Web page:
Fine View, Forgettable Meal

DINING OUT

May 17, 1992|By ELIZABETH LARGE

A little over a year ago the Scarlett Cove Cafe opened in the Inner Harbor. It got excellent reviews from critics as a restaurant that out-Tio-Peped even Tio Pepe.

High praise, but not surprising because Tio Pepe chef Angel Sanz had left Baltimore's most popular Spanish restaurant (maybe its most popular restaurant, period) to run the Scarlett Cove Cafe's kitchen.

In the year since it opened, though, things have changed at the Scarlett Cove Cafe. Mr. Sanz moved uptown to a place at Charles and 27th streets, Hacha's Deep Sea Grill. Antonio Oritz and Wilson Rodriguez have taken over the kitchen. It's a different restaurant.

Different restaurant, but the same menu. This was my first visit to the Scarlett Cove Cafe, but I gather it's the menu used when Mr. Sanz was chef because his name has been blacked out throughout. (Not the most elegant way to erase his presence, but . . . )

That was a little worrisome: Should we order the specialties of the chef if he was no longer the chef? Should we order from the specials of the day, presumably the "new" chefs' choices? We ended up doing a little of both and letting our waiter, who had definite opinions about what and what not to order, guide us.

What we ended up with was a lackluster meal. Some parts of it were good, none of it great. Some indifferent, none of it downright bad. The problem is that when three people spend around $100 on food alone, they want more than just OK.

The menu has a Spanish accent, but I wouldn't describe the Scarlett Cove Cafe as a Spanish restaurant. Befitting its location on the water, it has a variety of raw bar items and lots of seafood. While the house specialty is paella, you can also get crab cakes, crab imperial and soft shell crabs meuniere in season. I like the nod to those with special dietary needs: The kitchen offers a main course vegetable plate and also a "Diet Dish," poached fish and vegetables prepared without butter or oil.

Best of our first courses was shrimp in garlic sauce ($5.95), the firm shrimp awash in a dark, intense sauce in which garlic was only one of several complex flavors. Fried calamari ($6.50) tasted great, if a little salty, but there were so many tender rings in their light, crisp coating you could hardly call it an appetizer. The soup of the day was cream of crab ($4.25), a full-bodied Mediterranean version generously endowed with crab.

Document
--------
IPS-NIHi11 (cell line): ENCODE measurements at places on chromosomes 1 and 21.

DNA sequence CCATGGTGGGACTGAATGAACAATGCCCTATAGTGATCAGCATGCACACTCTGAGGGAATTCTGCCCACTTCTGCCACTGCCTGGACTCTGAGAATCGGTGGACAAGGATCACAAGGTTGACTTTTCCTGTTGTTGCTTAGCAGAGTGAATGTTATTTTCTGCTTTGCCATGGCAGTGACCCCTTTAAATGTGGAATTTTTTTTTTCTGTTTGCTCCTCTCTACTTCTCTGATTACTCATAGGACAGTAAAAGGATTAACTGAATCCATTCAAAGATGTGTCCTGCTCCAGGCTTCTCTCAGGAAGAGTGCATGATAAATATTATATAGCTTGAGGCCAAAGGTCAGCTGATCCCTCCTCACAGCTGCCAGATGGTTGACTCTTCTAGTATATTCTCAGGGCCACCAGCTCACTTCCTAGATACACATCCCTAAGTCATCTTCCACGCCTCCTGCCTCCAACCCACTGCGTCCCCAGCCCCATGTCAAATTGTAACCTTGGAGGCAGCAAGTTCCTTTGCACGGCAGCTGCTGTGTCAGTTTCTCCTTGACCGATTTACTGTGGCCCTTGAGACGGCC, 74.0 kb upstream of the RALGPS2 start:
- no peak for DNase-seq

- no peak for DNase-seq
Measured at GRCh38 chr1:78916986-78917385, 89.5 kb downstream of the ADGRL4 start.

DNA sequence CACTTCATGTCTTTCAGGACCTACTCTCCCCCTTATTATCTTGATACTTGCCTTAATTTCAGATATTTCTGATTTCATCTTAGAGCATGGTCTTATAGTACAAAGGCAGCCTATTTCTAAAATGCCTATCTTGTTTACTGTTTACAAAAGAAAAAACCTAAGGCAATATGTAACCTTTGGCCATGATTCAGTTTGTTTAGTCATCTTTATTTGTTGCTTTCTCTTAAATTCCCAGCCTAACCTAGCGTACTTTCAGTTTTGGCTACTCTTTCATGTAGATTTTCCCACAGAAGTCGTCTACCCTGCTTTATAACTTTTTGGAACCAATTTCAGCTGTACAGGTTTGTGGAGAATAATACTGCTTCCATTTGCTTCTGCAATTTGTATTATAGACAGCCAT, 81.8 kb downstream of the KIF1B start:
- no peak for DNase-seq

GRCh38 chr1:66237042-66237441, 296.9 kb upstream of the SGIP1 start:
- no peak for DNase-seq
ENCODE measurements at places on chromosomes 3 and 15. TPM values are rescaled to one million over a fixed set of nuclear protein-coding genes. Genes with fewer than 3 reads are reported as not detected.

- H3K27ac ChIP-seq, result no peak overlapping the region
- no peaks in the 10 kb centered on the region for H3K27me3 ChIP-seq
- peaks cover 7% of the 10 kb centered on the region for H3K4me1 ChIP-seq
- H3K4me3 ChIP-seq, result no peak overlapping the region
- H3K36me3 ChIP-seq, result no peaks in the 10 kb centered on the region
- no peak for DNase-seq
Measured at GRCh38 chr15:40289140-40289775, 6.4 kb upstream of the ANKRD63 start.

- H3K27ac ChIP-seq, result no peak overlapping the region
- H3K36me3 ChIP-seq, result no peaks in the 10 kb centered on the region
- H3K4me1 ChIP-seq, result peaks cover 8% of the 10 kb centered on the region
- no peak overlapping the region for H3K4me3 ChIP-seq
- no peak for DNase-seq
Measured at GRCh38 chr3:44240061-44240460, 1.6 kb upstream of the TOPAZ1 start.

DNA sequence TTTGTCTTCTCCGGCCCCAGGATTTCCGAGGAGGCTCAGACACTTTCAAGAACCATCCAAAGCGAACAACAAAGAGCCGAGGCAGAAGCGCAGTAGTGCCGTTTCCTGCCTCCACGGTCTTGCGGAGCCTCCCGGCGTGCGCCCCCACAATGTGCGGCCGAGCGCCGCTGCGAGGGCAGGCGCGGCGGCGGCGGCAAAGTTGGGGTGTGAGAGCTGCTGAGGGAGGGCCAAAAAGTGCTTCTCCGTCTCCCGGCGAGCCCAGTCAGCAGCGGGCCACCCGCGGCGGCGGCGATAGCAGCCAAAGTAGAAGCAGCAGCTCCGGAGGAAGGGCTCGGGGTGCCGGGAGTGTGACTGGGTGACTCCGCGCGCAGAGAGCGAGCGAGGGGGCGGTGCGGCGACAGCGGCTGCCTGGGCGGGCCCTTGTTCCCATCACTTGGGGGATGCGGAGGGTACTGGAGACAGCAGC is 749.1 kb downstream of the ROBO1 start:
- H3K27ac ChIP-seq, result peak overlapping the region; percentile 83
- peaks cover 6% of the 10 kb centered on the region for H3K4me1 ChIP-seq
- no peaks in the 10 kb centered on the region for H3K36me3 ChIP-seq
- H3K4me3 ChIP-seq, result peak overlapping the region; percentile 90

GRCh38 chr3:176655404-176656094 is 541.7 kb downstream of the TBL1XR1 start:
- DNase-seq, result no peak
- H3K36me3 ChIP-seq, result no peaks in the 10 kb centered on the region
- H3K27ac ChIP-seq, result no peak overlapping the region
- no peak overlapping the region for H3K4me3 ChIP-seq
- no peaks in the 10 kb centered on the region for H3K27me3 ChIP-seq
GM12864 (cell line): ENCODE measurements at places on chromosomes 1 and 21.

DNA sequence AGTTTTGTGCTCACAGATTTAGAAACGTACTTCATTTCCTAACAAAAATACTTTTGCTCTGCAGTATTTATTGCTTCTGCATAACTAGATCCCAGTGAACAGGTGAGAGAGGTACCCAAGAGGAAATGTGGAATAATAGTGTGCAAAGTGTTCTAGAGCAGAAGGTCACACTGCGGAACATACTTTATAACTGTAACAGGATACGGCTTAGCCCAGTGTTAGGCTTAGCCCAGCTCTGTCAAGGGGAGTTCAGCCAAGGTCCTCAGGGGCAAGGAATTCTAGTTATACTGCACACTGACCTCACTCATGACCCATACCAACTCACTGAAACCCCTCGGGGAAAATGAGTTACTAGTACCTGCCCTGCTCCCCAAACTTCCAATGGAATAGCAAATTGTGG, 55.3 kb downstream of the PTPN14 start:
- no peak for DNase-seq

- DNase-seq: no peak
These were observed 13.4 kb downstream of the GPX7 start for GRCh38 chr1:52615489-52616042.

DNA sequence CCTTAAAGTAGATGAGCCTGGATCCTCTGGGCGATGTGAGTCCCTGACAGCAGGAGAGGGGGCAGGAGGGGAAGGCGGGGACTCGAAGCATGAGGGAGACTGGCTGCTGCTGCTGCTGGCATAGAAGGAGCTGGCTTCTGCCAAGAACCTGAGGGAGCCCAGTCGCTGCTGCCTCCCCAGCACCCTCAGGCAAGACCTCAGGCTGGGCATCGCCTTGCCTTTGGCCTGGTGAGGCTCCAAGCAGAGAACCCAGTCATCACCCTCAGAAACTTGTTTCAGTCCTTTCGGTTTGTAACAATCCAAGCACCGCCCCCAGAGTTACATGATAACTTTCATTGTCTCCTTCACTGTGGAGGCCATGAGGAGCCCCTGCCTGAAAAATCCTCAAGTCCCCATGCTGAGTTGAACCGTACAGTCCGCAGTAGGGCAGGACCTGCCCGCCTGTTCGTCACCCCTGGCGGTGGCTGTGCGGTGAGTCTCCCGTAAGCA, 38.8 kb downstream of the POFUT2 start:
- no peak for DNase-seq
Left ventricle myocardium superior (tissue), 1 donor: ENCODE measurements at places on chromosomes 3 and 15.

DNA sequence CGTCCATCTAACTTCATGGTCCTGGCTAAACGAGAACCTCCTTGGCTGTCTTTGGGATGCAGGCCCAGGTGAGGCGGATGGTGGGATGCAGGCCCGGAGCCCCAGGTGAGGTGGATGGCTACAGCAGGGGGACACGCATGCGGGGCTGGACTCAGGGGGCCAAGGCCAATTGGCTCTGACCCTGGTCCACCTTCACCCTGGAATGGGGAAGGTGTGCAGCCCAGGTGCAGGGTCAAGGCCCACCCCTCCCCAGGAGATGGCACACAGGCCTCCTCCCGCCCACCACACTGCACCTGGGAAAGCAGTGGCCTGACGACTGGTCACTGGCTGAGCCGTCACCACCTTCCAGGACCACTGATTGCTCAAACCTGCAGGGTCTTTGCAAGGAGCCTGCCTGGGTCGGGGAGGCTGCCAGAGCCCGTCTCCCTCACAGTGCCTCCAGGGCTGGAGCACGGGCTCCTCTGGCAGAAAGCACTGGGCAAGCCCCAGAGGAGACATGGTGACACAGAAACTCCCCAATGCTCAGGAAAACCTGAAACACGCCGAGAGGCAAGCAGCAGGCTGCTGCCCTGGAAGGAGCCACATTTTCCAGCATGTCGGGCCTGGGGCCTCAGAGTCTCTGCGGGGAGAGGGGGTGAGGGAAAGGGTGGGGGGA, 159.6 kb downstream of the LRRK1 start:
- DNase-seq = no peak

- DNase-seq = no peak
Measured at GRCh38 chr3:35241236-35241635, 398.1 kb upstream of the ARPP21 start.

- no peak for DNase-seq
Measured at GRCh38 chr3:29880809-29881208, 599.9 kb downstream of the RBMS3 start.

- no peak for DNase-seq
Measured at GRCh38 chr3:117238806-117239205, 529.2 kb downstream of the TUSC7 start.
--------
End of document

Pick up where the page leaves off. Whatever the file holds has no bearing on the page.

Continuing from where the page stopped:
Paella ($16.75) is a specialty, but I can't recommend it. The requisite ingredients were there -- the shellfish, chorizo, chicken, the rice and green peas. But it was tired. The ingredients were a little overcooked and dry -- without the pizzazz the dish has at its best. If you want Spanish, try instead the zarzuela Catalana ($18.25), with clams and mussels in their shells, scallops and shrimp over rice, finished off with a lobster sauce infused with brandy.

The best of our three main courses was the simplest: an enormous veal chop ($22), tender and just pink. The sauce was expertly done, barely more than the pan juices, but very good. Too bad the plain boiled potatoes had been overcooked, while the carrots and Italian green beans were downright mushy.

Desserts are made on the premises except for the cheesecakes. Yes, they have cake rolls; we tried the pine nut ($4), which wasn't worth the price of admission, and a deeply chocolate, moist chocolate mousse cake roll ($4), which was -- in spite of what looked like Hershey's syrup poured over it. The flan ($3.25) is a good bet if you want something lighter.

As for atmosphere, the dining room is more like a hotel's than a cafe's, done up in greens and dusty pinks, with low ceilings and mirrors. But the tables are handsomely set and spaced well apart, and the floor-to-ceiling windows give an excellent view of Pier 5 and the harbor. The service was fine, without people falling over themselves to show us how attentive they were.

These days if you expect customers to flock to your restaurant you have to carve out an identity for yourself. Right now dinner at the Scarlett Cove Cafe isn't a memorable experience, although with entrees ranging from $9.75 to $28.95, getting the check may be.

Scarlett Cove Cafe, President and Pratt streets, (410) 783-8760. Open every day for lunch and dinner. Major credit cards. No-smoking area: yes. Wheelchair access: no.Next: Harvey's

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